School of Rock! - Setting up a primary school rock band

Plus -  tracks to listen to at the bottom of the page

If you're lucky enough to work in a primary school where music has a big profile and you are, like me, a frustrated guitar hero, a class rock band may be well within your grasp. All you need to get started are a few enthusiastic kids (preferably with their own equipment), a school drum kit/PA system/practice room (or a space in the corner of your classroom where the gerbil cage used to be) and an hour of free time a week. Easy! But how do you get going?

First things first. Get the kids who play the guitar to show you what they can do. You're looking for two or three who can string together a few simple chords with a steady rhythm (E minor, A minor, C major, G major) and maybe play a simple melody. These few will form the bedrock of the band and you will need to spend a few weeks hammering out a simple chord sequence (see link to mp3 tracks for examples). You can either use a sequence from a well known song if the chords that they can play fit; or just make one up to suit what they can play; the sequence mentioned above works well. If you have access to a bass guitar, its relatively easy to teach one of them to play the root notes of the chord sequence with a complementing rhythm. When you have the chord sequence nailed down as tight as the bursar's purse-strings, then it's time to add the fairy dust.

I like to add some keyboards next, to fill out the sound and make it sound more professional (Oh, just listen to me!!) In the same way that you scouted your guitarists, audition a few keyboard players by just asking them to show you what they can do. Avoid saying it's an audition and they won't be disappointed when they don't get picked. Ideally you're looking for one who can play the same chords as the guitarists (failing this, they can just play the root notes like the bass but just a couple of octaves higher) and one who can play a few solid melodies in time. The chord player needs a nice smooth pad sound that will fill out the space between the bass and the guitars. Give the melody player a simple lead line with a nice punchy synth sound. In both cases avoid the cheesy sounds that try to mimic woodwind and brass instruments. Keep the tones purely electronic.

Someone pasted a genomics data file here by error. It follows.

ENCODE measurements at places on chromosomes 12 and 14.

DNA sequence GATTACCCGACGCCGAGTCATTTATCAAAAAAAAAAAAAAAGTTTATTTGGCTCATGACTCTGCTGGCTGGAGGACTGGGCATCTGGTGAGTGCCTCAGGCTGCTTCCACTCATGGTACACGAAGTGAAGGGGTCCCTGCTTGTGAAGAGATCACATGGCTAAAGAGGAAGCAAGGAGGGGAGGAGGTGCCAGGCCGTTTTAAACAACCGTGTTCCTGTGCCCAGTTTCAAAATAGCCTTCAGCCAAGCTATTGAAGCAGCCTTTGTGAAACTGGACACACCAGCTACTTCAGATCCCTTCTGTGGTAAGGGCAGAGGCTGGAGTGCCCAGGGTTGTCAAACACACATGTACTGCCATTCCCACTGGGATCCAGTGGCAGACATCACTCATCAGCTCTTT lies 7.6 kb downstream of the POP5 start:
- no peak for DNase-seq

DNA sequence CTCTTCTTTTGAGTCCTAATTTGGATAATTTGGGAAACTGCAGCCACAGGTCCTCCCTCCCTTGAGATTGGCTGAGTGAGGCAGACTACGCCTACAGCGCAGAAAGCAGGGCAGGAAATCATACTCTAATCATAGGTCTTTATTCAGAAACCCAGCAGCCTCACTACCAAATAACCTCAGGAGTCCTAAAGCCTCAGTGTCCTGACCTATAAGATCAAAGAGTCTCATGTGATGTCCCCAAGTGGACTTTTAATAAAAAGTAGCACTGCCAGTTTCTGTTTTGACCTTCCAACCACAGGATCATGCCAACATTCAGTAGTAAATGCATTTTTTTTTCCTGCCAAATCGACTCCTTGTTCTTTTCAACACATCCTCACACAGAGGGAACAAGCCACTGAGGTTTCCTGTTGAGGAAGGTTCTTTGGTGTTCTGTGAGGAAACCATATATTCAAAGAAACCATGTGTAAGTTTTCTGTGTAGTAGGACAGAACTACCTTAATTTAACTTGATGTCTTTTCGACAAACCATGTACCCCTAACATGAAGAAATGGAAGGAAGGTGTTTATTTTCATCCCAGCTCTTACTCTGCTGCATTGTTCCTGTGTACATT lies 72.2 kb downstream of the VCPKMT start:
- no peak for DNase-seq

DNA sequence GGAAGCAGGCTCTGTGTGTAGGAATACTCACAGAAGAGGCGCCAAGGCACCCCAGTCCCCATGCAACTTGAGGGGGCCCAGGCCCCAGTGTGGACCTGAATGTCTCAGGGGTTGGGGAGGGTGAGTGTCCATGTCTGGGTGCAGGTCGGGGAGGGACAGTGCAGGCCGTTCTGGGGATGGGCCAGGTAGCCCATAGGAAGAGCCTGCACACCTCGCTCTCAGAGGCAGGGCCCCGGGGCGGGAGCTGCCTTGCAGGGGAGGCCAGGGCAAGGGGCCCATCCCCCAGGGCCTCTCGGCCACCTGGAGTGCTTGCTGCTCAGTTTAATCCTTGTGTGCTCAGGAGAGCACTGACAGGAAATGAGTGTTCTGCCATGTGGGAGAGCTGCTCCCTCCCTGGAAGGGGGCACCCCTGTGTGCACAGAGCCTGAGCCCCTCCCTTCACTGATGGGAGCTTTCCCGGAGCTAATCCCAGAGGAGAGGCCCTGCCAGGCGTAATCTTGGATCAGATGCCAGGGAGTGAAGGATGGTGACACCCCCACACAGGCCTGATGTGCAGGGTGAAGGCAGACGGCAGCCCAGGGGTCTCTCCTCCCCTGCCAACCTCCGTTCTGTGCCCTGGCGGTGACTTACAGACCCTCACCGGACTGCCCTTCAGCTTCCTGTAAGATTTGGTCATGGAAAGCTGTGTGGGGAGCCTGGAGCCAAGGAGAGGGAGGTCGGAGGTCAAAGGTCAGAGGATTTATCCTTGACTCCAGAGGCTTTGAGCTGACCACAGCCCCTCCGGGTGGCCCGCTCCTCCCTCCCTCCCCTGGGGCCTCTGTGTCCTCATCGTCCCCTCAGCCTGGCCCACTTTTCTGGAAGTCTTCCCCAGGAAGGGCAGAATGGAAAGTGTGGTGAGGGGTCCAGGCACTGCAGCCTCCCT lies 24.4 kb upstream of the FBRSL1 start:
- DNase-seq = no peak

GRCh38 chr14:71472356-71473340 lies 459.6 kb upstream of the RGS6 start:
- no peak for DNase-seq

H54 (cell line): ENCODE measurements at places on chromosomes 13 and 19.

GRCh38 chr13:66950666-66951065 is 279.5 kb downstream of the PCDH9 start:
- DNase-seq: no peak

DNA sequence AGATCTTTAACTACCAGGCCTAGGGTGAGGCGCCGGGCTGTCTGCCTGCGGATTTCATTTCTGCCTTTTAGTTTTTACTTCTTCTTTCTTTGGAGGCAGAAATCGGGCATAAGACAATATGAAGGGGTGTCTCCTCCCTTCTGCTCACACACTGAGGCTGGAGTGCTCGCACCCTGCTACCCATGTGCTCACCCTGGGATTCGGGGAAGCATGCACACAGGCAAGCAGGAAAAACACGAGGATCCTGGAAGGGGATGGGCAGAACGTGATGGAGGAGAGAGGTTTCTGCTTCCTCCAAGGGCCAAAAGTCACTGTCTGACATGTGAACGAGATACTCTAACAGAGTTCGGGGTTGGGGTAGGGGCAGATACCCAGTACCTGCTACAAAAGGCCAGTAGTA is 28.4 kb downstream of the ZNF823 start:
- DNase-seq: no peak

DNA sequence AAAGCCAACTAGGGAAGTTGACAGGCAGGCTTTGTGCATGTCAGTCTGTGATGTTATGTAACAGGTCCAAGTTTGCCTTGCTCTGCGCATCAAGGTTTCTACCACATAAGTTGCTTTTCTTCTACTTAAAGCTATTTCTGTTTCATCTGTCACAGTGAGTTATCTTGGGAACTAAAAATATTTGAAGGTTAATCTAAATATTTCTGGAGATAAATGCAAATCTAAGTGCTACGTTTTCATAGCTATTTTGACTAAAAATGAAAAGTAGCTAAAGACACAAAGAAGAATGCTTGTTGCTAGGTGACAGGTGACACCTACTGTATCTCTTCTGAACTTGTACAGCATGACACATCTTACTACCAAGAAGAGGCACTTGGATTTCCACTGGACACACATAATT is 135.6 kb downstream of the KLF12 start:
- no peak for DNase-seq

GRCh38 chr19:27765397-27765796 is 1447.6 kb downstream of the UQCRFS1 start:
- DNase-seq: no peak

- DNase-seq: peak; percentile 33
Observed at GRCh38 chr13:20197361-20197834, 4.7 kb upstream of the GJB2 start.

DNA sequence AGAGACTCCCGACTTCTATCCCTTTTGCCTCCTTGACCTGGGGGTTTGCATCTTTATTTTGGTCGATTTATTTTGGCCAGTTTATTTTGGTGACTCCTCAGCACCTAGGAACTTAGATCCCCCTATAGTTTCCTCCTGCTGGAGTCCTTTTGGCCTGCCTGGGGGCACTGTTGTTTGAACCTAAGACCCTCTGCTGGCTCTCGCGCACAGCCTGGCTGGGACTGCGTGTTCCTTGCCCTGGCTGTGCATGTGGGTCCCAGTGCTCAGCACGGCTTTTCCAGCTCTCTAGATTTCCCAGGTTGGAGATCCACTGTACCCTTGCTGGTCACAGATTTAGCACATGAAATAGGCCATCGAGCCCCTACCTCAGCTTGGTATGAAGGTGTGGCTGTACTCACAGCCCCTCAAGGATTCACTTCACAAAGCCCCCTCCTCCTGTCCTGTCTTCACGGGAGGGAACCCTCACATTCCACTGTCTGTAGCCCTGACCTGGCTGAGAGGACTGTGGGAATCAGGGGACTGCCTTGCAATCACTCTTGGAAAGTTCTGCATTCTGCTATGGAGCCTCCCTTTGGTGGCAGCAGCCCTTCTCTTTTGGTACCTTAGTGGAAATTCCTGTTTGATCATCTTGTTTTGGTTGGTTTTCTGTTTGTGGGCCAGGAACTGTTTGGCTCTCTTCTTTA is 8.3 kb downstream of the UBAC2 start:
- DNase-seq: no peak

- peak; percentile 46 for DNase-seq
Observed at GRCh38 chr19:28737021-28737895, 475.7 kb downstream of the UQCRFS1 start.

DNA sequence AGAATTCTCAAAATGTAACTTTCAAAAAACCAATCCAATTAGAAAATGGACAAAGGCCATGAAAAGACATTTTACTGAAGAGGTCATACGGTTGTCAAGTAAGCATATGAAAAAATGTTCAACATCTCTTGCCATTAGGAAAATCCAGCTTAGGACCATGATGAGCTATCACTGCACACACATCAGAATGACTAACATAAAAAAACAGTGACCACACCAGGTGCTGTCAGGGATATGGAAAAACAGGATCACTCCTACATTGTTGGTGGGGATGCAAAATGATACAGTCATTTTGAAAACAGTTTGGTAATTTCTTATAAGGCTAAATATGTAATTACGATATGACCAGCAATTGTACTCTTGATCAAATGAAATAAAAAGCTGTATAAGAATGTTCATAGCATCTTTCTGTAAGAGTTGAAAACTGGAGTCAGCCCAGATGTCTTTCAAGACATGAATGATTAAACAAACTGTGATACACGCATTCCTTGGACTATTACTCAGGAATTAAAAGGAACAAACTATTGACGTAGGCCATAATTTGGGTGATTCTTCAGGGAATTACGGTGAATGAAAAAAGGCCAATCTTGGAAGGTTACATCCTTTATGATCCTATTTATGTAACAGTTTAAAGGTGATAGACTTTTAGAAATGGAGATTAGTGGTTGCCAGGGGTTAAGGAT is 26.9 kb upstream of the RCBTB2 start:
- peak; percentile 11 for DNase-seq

By this time, if you've used your own chord sequence, you have an original rock song (or 'jam' if you prefer rock-speak) on your hands. You need to continue scouting for a drummer who can keep a steady beat (no frills necessary) and some percussionists. If you have no drummer, modern keyboards have some excellent drum accompaniment that sound good when amplified, and the percussionists can add flavour. The main thing is that they can keep a steady pace without getting overexcited and speeding up, or drifting off and slowing down, which I find are the main two faults with young drummers. Perhaps the hardest role to fill are the vocalists. Not that there is a shortage of volunteers. Since the dawn of X-factor, half the population of any year six class will fancy themselves as star potential. The real challenge is finding one or two who can hold notes and follow a melody. Again, audition and try out and if you are lucky enough to find an Ozzy or a Janis Joplin (we are talking rock after all) keep the vocal lines simple. If you have no luck, stick to playing a 'prog rock' instrumental.

Finally, when you have amassed all you talent and you have your basic chords and melody, work on an arrangement with an introduction, verse, chorus e.t.c., that brings instruments in and out. Find some 'light and shade' and knock up a suitable ending. Simples! If you have really talented kids, they might be able to come up with musical ideas themselves, but don't be afraid to write things yourself; it can save a lot of time and the benefit for the children is in the playing, rehearsal and performance of the piece. When you do perform ,and you will need months of practice and some suitable PA/amplifying equipment to shake the rafters of the assembly hall, the audience will cheer and scream whatever the result (primary school kids are great like that) and the band members will buzz for weeks. It takes a lot of work, but the results are worth it. And lets face it, it gives you a chance to show off your own rock star potential and be hailed as the guitar god that you've always dreamed about being.

If you want to hear the track that I used, plus some of the individual instrument tracks, click on the mp3 links below


Wake up and Wonder guitar track

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Wake up and Wonder keyboard track

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Wake up and Wonder. Full track arrangement with drums, vocals and fairy dust!!

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